Millions vote in violence-marred, bitterly-contested election in Pakistan

July 26, 2018 - 11:30

TEHRAN -Millions of people flocked polling stations on Wednesday to cast their votes in the violence-marred, bitterly-contested general election, which will see a democratic transition of power, only the second time in the country's chequered political history.

Despite the tight security arrangements claimed by authorities, a suicide attacker killed at least 31 people on the outskirts of Quetta, the capital of Balochistan province. The toll is likely to go up. ISIS, which has recently gained foothold in Afghanistan-Pakistan region immediately claimed responsibility for the attack.

The attack was condemned by all top political leaders including Pakistan Tehreek Insaaf (PTI) chief Imran Khan and Pakistan Muslim League (PML-N) senior leader Shahbaz Sharif. Khan said he was "saddened by the loss of innocent lives", adding that the enemies of Pakistan were "seeking to disrupt the democratic process".

Sharif, who replaced his brother and former prime Minister Nawaz Sharif as the party's candidate said he was "heartbroken" by the incident and offered his condolences to the bereaved families.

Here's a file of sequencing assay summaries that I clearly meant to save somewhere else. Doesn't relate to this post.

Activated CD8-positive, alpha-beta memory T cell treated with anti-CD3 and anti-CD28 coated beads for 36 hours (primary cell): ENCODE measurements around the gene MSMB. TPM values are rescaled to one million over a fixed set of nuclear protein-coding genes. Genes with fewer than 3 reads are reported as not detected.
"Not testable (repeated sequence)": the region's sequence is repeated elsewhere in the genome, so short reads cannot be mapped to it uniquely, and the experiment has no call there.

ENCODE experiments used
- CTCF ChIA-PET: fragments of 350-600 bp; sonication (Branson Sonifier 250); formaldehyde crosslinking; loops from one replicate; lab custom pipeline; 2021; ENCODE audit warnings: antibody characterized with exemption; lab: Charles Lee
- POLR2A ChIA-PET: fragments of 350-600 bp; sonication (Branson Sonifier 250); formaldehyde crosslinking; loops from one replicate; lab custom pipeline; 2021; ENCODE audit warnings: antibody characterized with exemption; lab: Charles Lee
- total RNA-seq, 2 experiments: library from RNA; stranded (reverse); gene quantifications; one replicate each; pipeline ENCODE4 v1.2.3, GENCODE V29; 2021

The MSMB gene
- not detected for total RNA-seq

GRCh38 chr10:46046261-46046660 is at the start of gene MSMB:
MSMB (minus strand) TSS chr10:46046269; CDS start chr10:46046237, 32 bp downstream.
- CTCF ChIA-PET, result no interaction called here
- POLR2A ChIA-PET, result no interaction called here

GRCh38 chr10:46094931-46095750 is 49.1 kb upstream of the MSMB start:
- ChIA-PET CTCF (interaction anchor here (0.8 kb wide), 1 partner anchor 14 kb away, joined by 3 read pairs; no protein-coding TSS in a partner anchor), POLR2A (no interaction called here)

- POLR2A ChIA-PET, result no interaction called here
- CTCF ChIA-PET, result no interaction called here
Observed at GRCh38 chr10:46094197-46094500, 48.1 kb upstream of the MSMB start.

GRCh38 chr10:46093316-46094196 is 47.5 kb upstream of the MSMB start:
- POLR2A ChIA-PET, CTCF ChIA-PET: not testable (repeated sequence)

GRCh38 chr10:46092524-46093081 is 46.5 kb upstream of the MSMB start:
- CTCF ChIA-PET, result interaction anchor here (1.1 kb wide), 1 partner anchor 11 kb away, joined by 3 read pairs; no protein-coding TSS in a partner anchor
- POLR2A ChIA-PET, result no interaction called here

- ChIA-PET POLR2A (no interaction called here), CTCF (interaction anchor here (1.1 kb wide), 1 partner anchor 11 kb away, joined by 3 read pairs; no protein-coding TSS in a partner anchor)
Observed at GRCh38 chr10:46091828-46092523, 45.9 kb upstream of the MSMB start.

More than 150 people were killed last week during an election rally in Balochistan, after which security had been beefed up. More than 7.5 security personnel had been deployed on the election day and nearly 1.6 million electoral officials were at polling booths to ensure free and fair elections.

This election has also been plagued by accusations of pre-poll rigging and manipulation leveled by some political parties against the military establishment in favor of PTI, although both military and PTI have rubbished such accusations.

The Independent Human Rights Commission of Pakistan in a statement last week said there were "ample grounds to doubt" the legitimacy of the elections and criticized "blatant, aggressive and unabashed attempts to manipulate the outcome of the elections".

Nawaz Sharif's PML-N, which faces tough competition from Khan's PTI, has been dispirited after the former premier's arrest in an anti-graft case. However, experts believe it can work in his favor if sympathy wave turns towards him, considering claims of PML-N leaders that's their chief was implicated on flimsy charges.

According to sources, PTI has got slight edge over PML-N as the voting patterns suggest. But it will be extremely difficult for any party to get a simple majority, which means the country has to brace up for hung parliament.

"The post-election scenario looks scary as the election is being contested bitterly and closely by all parties and accepting defeat graciously will be difficult for any of them," said Talat Abbas, an Islamabad-based analyst. "That's where the role of military establishment comes into play."